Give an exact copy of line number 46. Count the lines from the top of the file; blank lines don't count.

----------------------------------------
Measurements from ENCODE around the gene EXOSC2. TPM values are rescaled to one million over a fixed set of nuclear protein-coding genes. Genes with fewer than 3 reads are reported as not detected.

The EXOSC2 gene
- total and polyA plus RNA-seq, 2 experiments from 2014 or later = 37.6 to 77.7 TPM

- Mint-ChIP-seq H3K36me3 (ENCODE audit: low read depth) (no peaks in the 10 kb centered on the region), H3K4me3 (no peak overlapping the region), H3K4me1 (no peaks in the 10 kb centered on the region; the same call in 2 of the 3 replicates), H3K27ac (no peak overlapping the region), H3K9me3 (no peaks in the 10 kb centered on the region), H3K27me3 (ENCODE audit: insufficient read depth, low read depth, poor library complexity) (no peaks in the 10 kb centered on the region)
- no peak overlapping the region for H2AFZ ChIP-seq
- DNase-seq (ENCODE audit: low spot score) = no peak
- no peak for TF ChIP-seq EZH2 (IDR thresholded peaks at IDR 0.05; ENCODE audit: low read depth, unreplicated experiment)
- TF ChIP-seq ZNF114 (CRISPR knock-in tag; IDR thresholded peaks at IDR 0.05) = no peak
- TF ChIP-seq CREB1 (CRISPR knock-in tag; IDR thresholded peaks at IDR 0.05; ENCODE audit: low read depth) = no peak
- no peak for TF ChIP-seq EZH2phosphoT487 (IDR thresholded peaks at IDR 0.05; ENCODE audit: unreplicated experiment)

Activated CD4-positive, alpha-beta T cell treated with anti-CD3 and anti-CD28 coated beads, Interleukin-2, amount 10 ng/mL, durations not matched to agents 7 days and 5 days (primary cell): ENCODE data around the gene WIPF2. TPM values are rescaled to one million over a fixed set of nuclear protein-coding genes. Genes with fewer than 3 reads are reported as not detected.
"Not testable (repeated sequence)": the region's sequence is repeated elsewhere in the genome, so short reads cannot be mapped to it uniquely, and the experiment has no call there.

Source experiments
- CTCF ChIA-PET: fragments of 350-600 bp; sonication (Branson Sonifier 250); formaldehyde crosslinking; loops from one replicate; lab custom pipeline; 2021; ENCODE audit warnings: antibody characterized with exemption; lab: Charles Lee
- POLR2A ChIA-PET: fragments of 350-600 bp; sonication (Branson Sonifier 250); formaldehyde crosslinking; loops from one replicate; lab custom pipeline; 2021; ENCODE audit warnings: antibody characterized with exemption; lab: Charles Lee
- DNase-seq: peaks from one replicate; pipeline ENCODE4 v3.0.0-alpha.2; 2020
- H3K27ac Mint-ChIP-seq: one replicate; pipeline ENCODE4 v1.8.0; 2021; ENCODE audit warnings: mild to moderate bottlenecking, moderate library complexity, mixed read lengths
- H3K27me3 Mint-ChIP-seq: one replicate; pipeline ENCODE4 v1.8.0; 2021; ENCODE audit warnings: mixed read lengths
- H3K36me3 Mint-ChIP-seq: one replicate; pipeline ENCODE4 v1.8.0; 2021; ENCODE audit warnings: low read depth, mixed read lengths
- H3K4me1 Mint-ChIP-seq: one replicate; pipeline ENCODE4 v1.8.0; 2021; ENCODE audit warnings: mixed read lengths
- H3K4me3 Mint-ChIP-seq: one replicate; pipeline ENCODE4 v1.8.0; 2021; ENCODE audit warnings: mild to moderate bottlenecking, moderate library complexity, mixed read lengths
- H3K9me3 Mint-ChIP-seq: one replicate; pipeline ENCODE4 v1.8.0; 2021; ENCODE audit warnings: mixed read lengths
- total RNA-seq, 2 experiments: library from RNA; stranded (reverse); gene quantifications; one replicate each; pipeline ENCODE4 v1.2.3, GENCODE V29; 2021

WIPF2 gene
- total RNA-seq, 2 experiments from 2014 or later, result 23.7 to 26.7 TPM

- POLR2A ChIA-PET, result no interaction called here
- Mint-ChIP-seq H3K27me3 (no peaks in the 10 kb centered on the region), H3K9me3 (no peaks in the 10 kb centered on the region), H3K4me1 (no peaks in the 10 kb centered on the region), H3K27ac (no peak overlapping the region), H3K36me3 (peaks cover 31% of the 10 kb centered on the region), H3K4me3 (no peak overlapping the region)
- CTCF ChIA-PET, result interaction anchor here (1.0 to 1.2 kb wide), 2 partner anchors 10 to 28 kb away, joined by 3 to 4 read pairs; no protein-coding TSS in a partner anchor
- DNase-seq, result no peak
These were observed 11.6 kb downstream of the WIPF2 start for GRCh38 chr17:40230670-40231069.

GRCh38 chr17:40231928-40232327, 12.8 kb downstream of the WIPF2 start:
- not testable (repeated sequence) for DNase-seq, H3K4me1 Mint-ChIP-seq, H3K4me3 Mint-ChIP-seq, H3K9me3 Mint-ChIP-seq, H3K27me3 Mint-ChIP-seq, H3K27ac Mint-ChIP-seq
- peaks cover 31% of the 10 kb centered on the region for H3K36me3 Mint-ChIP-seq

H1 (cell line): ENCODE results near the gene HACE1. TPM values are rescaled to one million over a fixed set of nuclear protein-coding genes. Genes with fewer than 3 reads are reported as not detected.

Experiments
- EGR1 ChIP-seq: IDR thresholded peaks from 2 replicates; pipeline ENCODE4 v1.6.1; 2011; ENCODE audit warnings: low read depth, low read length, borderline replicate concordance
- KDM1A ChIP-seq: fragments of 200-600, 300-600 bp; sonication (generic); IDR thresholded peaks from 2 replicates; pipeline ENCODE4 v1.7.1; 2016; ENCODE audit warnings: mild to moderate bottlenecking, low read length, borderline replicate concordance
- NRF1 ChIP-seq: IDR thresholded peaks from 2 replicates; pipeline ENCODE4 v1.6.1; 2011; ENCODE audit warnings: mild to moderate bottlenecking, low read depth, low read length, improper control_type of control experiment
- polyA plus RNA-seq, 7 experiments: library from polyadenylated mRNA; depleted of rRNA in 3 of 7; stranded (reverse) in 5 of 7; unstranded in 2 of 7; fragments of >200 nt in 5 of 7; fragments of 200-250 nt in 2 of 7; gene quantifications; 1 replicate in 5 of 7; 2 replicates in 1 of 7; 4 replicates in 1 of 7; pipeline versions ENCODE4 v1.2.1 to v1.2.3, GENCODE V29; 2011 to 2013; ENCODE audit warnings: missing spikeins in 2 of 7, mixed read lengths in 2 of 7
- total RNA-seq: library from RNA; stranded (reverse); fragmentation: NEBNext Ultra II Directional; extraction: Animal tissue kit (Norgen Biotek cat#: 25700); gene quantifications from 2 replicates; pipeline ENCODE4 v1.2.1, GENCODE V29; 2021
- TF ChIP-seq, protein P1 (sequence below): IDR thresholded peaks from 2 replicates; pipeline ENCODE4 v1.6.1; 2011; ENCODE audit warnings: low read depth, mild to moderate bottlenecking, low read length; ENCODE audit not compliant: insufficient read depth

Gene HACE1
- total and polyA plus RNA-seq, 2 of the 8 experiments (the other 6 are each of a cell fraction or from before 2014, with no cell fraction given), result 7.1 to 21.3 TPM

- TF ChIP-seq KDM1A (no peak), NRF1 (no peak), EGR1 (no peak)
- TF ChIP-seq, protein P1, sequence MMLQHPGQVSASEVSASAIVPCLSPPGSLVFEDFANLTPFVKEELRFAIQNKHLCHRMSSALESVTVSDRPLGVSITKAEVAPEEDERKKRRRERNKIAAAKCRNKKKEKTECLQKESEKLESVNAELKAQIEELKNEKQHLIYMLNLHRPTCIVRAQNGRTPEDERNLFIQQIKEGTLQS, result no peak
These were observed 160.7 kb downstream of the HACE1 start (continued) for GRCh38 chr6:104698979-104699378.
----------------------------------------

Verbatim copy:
These were observed 160.7 kb downstream of the HACE1 start (continued) for GRCh38 chr6:104698979-104699378.